“I definitely feel like I’m spending more than I should on things I probably don’t need,” Melissa says. “I feel like I come up with excuses to buy things when I could just as easily do something more productive, like creative writing, working out. I used to indulge a lot more before I had to pay rent and before my credit cards had to be canceled (by me, voluntarily). But I’m still living beyond my means.”
Though she has a decent enough salary to make her rent, rent is a huge chunk of her income, and her Amazon habit means she still turns to her parents for money. Because they never come to collect, they inadvertently end up footing the bill. That leads to arguments, and she sometimes hides purchases from them.
But even still, the app is always there, tempting her with a two-day- or overnight-shipping solution to a completely invented problem — the perception that she can always use a little sprucing up. Or even just a solution to not having the physical burden of hauling heavy household goods through a large city’s transportation system.
“The relief of getting a giant box of toilet paper or paper towels, or something heavy like laundry detergent, basically dropped at my door instead of having to carry them on a bus or train is indescribable,” she says.
For shopping to be a compulsion, it needs to cause distress as well as financial and interpersonal problems. And while much research typically finds that women engage more often in this, that’s typically because women are more likely to be treated for it because they consider it a problem and seek help, whereas men tend to see more as “collecting.” More recent research has found that men and women shop compulsively near equally in spite of longstanding stereotypes that it’s women who always need one more pair of shoes. Men like a little pick-me-up from retail therapy as well, even if they buy Maseratis more than makeup.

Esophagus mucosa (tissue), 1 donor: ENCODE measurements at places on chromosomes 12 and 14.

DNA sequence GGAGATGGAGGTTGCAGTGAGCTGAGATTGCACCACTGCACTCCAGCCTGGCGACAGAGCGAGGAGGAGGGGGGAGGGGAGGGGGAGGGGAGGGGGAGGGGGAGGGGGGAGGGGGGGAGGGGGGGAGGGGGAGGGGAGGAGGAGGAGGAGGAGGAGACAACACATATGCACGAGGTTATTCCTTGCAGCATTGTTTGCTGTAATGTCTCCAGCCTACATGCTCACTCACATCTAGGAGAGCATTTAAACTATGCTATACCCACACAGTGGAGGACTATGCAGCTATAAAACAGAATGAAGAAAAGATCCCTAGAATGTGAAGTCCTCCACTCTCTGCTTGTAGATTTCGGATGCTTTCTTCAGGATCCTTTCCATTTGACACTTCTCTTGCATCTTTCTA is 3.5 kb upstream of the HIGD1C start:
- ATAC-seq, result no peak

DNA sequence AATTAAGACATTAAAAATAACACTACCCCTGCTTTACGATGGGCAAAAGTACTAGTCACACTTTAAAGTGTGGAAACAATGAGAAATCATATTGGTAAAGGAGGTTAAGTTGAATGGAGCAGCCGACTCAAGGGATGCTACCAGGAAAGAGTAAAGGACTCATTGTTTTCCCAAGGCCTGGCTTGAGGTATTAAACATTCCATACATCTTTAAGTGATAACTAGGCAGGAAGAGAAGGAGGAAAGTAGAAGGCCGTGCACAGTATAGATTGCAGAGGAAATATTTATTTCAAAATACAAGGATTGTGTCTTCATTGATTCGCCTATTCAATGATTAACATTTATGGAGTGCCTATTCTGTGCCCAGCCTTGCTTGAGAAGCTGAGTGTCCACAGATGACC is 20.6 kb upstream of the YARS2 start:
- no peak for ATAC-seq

As more and more shopping moves online, the face of shopping addiction has become far less the bored suburban housewife, and could now be anyone who can’t pry themselves away from that one-click ordering button.
‘Holy Shit. Amazon Dominates My Entire Life.’
For Shane Morris, a 32-year-old in Nashville, Amazon is an all-encompassing presence in his life that he uses to purchase everything from household goods to a 500-roll of “I Voted” stickers.
“I just bought a TV I have no use for because it was a really good deal,” Morris told me over chat. “It’s a 4K TV. The colors are deep and true. This would probably be totally amazing if I weren’t colorblind.”
What else? “I bought yoga pants to impress a girl, a TV I can’t use, tennis balls and fly traps,” he said. “I’m preparing my fly traps for the summer, which is six months away.” He buys a lot of sneakers on Amazon as a self-described “sneakerhead.” He could go to Zappos, but Amazon’s selection is better, and Zappos doesn’t have soap.